account of the different breeds, their habits and usefulness, the nature of their diseases, the location of the best stock, the cost, the proper food and the methods of transportation. One of the papers translated was by Linant Bey, a French engineer in the Egyptian service, on "The Egyptian Dromedary"; one by General J. L. Carbuccia on "The Use of the Camel in Algiers." A paper by Colonel F. Columbari entitled "The Zemboureks, or the Dromedary Field Artillery of the Persian Army," had been translated and illustrated by Wayne in 1854.
During the voyage the animals were under the direct supervision of Lieutenant Porter, who interested himself in the minutest details. On the camel deck he posted detailed regulations to be followed in the care of the camels. A "journal of the camel deck" was kept, and in it every day wagon master Ray made note of every item of interest concerning the animals, their ailments, feed, appetites, when they were rubbed, curried, oiled, salted, etc. Some of the names are given: Said, Ayesha, Gourmal, Ibrim, etc. The first young camel born on board the ship was dubbed "Uncle Sam" and was trained by one of the Turks as a Pehlevan, or wrestler. Four of the grown camels were Pehlevans. Camel fighting was as much an oriental amusement as horse racing was a Kentucky sport, and Porter thought that the Americans might in time come to like camel contests.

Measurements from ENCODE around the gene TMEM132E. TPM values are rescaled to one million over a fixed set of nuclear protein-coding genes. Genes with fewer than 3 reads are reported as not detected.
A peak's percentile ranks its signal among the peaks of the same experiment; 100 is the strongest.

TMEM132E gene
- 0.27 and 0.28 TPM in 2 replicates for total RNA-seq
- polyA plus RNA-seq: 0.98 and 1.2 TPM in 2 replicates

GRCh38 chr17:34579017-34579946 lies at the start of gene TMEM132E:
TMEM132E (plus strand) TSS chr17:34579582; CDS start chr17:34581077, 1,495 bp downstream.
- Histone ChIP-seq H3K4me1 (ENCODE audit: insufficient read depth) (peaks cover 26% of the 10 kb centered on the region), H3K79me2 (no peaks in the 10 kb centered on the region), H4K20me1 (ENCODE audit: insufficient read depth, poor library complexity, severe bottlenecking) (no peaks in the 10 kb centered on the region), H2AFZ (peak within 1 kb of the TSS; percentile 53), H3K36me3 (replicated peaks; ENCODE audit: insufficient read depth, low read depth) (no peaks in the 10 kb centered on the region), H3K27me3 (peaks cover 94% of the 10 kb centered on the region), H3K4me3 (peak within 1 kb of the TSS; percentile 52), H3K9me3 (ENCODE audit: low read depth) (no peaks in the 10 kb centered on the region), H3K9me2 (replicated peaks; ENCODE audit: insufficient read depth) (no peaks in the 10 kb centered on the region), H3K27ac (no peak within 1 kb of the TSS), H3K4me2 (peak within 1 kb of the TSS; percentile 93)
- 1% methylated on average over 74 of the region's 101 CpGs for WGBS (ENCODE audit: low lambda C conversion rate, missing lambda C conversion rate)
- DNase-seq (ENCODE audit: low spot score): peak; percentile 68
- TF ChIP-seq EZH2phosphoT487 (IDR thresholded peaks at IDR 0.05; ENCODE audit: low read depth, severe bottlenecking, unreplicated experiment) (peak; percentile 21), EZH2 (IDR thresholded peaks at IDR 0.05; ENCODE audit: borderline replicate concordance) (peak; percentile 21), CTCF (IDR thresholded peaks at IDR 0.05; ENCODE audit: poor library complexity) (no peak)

When the weather was stormy and the ship unsteady there was danger of the animals falling on the smooth deck and injuring themselves. To prevent this Porter fashioned a sort of harness for each one and in rough weather made them kneel and strapped them to the deck. Once they were so strapped down for seventy-two hours.
During the voyage six calves were born. Of these only two lived; the others were probably killed by the ministrations of a quack Turkish camel doctor on board. Porter took care of the young camels as if they had been children, and gravely wrote to Davis about their diet, appetite, health, etc. Soon he was a better camel doctor than the Turk and the latter was superseded. To the secretary of war Porter sent some of the Turk's prescriptions: For a cold give the camel a piece of cheese; for swollen legs, tea and gunpowder; cauterize frequently for skin diseases; and for other complaints tickle the camel's nose with a chameleon's tail, or boil a young sheep in molasses and administer half of the mixture while hot. No wonder Porter was certain that Americans could manage camels better than the Asiatics.
At Kingston, Jamaica, a stop was made and great numbers of visitors came on board to see the camels—in one day 4,000 came. But here the camels suffered so much from heat that departure was hastened.
On April 29, 1856, the store ship reached Pass Cavallo, off Indianola, where, it was planned, the camels were to be landed. But the sea was so rough that the transfer to lighters could not be made. Porter then sailed to the Balize, the southwestern mouth of the Mississippi